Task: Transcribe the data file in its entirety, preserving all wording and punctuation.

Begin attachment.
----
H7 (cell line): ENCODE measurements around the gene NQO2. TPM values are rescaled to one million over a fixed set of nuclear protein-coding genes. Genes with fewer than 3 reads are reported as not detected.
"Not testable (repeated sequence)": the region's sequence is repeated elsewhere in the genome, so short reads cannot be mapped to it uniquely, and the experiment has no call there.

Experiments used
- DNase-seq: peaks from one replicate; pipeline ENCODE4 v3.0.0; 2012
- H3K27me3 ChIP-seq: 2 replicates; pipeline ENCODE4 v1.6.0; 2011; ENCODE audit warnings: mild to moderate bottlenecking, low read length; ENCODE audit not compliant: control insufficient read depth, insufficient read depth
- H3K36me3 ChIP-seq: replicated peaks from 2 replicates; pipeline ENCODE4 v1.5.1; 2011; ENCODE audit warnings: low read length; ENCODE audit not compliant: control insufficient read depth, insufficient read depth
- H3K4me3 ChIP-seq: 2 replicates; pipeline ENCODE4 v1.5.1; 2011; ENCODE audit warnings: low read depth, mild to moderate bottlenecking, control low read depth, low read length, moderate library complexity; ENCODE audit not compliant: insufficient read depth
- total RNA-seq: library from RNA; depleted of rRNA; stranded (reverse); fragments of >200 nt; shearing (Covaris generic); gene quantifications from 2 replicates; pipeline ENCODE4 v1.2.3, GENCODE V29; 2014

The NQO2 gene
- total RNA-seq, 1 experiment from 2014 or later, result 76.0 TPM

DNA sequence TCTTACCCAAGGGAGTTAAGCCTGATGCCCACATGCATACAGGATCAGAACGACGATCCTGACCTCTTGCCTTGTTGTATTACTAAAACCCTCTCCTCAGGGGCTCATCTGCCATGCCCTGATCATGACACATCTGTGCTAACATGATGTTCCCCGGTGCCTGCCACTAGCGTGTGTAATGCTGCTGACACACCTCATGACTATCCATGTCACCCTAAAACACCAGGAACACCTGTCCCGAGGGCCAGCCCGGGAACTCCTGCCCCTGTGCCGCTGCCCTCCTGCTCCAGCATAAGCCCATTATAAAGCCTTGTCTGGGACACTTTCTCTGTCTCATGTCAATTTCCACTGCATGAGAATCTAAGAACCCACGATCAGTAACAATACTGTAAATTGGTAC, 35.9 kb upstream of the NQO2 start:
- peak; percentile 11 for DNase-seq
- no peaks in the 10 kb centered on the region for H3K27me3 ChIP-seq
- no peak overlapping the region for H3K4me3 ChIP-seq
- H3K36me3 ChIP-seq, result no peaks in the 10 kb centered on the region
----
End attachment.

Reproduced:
H7 (cell line): ENCODE measurements around the gene NQO2. TPM values are rescaled to one million over a fixed set of nuclear protein-coding genes. Genes with fewer than 3 reads are reported as not detected.
"Not testable (repeated sequence)": the region's sequence is repeated elsewhere in the genome, so short reads cannot be mapped to it uniquely, and the experiment has no call there.

Experiments used
- DNase-seq: peaks from one replicate; pipeline ENCODE4 v3.0.0; 2012
- H3K27me3 ChIP-seq: 2 replicates; pipeline ENCODE4 v1.6.0; 2011; ENCODE audit warnings: mild to moderate bottlenecking, low read length; ENCODE audit not compliant: control insufficient read depth, insufficient read depth
- H3K36me3 ChIP-seq: replicated peaks from 2 replicates; pipeline ENCODE4 v1.5.1; 2011; ENCODE audit warnings: low read length; ENCODE audit not compliant: control insufficient read depth, insufficient read depth
- H3K4me3 ChIP-seq: 2 replicates; pipeline ENCODE4 v1.5.1; 2011; ENCODE audit warnings: low read depth, mild to moderate bottlenecking, control low read depth, low read length, moderate library complexity; ENCODE audit not compliant: insufficient read depth
- total RNA-seq: library from RNA; depleted of rRNA; stranded (reverse); fragments of >200 nt; shearing (Covaris generic); gene quantifications from 2 replicates; pipeline ENCODE4 v1.2.3, GENCODE V29; 2014

The NQO2 gene
- total RNA-seq, 1 experiment from 2014 or later, result 76.0 TPM

DNA sequence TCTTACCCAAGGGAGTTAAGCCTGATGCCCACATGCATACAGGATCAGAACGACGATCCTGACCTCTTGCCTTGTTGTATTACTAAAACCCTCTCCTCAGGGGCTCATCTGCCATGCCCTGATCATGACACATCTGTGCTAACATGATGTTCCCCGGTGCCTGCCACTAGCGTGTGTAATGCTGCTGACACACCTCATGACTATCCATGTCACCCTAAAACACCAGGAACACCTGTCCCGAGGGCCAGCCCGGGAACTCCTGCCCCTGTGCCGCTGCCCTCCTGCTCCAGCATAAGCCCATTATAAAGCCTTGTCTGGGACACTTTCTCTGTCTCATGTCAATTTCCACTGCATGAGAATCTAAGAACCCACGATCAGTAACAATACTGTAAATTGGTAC, 35.9 kb upstream of the NQO2 start:
- peak; percentile 11 for DNase-seq
- no peaks in the 10 kb centered on the region for H3K27me3 ChIP-seq
- no peak overlapping the region for H3K4me3 ChIP-seq
- H3K36me3 ChIP-seq, result no peaks in the 10 kb centered on the region